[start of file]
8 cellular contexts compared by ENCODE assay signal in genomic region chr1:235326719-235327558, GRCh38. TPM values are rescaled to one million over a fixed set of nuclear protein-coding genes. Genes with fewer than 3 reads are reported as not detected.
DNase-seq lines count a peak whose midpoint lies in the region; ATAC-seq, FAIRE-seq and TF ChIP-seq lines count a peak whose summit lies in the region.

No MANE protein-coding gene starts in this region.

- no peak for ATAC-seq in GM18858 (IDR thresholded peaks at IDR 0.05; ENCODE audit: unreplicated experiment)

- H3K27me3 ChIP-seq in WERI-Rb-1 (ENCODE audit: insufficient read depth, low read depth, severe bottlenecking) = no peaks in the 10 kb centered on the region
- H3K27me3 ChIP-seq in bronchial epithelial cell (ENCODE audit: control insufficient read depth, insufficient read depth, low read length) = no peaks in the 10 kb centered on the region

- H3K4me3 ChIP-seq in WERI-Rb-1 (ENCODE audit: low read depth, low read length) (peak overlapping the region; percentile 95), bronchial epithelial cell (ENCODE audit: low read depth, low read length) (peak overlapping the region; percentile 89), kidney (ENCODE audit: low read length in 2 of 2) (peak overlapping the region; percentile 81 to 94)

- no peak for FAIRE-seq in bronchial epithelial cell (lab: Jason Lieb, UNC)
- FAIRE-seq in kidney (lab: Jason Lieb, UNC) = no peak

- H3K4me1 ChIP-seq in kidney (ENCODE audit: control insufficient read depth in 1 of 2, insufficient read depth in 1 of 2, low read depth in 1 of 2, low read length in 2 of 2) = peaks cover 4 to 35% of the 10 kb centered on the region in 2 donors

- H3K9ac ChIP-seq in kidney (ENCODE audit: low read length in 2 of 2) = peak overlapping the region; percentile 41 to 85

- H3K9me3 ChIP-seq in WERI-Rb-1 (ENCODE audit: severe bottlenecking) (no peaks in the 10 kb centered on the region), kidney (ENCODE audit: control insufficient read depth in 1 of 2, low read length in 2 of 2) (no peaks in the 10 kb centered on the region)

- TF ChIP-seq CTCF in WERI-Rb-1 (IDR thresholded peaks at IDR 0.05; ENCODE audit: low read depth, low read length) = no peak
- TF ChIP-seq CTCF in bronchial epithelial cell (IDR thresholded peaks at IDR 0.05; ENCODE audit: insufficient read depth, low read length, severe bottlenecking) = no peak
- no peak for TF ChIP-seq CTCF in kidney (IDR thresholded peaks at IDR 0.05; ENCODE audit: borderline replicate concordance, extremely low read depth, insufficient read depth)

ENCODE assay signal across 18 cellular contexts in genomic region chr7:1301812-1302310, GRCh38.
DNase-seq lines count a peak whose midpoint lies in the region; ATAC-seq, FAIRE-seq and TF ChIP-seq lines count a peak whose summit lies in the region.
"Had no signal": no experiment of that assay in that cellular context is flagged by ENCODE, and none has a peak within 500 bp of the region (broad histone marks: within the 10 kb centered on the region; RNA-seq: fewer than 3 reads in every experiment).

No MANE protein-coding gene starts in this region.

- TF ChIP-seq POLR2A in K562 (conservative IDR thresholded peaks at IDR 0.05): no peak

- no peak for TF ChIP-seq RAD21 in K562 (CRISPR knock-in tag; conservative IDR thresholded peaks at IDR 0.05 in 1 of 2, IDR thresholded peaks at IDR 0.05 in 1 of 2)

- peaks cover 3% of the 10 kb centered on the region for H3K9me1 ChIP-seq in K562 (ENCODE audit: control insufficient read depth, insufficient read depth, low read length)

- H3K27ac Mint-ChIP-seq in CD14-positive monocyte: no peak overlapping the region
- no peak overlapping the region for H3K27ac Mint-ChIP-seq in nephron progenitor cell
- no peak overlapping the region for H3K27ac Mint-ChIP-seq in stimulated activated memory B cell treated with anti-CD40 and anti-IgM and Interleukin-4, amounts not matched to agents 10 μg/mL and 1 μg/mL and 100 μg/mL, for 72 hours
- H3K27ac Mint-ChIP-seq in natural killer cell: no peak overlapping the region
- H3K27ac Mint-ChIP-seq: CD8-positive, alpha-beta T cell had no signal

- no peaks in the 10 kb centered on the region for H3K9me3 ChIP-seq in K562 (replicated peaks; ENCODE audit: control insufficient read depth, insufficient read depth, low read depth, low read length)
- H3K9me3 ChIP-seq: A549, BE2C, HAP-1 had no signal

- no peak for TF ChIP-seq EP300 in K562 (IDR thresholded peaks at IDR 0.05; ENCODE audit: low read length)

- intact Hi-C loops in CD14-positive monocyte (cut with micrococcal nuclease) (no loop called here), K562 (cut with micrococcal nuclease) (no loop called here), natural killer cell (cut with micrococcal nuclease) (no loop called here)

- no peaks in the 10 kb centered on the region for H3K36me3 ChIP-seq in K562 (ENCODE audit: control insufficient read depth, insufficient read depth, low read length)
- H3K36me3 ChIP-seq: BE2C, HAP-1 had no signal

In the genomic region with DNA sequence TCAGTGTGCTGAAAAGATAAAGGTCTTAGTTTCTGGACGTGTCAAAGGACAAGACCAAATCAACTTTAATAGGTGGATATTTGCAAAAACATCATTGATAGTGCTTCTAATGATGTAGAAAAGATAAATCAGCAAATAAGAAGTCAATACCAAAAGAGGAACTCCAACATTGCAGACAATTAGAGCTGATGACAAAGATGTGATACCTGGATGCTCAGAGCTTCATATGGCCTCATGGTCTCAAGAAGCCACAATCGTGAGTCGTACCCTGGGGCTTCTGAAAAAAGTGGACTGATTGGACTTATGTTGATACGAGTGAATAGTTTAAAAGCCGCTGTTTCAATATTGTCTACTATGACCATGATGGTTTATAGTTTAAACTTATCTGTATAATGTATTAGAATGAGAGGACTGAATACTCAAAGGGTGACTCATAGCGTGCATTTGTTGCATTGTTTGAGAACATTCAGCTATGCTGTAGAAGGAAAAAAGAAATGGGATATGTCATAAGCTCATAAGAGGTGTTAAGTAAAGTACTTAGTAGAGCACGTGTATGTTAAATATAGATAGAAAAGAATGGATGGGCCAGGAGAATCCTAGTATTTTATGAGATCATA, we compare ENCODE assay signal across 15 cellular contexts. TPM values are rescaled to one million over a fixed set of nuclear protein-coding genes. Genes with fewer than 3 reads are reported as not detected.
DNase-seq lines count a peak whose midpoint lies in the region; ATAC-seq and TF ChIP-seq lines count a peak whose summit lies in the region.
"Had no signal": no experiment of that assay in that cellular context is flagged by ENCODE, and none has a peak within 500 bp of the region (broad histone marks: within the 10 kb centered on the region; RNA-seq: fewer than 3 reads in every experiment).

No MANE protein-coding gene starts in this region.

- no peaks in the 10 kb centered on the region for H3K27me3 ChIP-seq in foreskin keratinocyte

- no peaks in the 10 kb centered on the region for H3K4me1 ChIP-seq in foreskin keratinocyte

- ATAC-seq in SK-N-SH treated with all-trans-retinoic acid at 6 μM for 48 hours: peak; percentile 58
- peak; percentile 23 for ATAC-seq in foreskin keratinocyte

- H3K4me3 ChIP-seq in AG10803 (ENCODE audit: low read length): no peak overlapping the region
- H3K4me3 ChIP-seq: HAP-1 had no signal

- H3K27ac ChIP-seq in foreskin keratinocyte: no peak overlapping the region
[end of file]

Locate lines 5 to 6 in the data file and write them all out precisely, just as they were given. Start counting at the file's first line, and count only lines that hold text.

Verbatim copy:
- H3K27me3 ChIP-seq in WERI-Rb-1 (ENCODE audit: insufficient read depth, low read depth, severe bottlenecking) = no peaks in the 10 kb centered on the region
- H3K27me3 ChIP-seq in bronchial epithelial cell (ENCODE audit: control insufficient read depth, insufficient read depth, low read length) = no peaks in the 10 kb centered on the region